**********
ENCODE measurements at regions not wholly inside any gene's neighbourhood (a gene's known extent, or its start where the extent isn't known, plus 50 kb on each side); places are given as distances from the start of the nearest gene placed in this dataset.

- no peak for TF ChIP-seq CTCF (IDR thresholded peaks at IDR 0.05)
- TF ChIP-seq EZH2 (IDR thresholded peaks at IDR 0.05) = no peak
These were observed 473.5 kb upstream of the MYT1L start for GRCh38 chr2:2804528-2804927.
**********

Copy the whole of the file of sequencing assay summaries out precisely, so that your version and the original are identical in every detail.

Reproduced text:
ENCODE measurements at regions not wholly inside any gene's neighbourhood (a gene's known extent, or its start where the extent isn't known, plus 50 kb on each side); places are given as distances from the start of the nearest gene placed in this dataset.

- no peak for TF ChIP-seq CTCF (IDR thresholded peaks at IDR 0.05)
- TF ChIP-seq EZH2 (IDR thresholded peaks at IDR 0.05) = no peak
These were observed 473.5 kb upstream of the MYT1L start for GRCh38 chr2:2804528-2804927.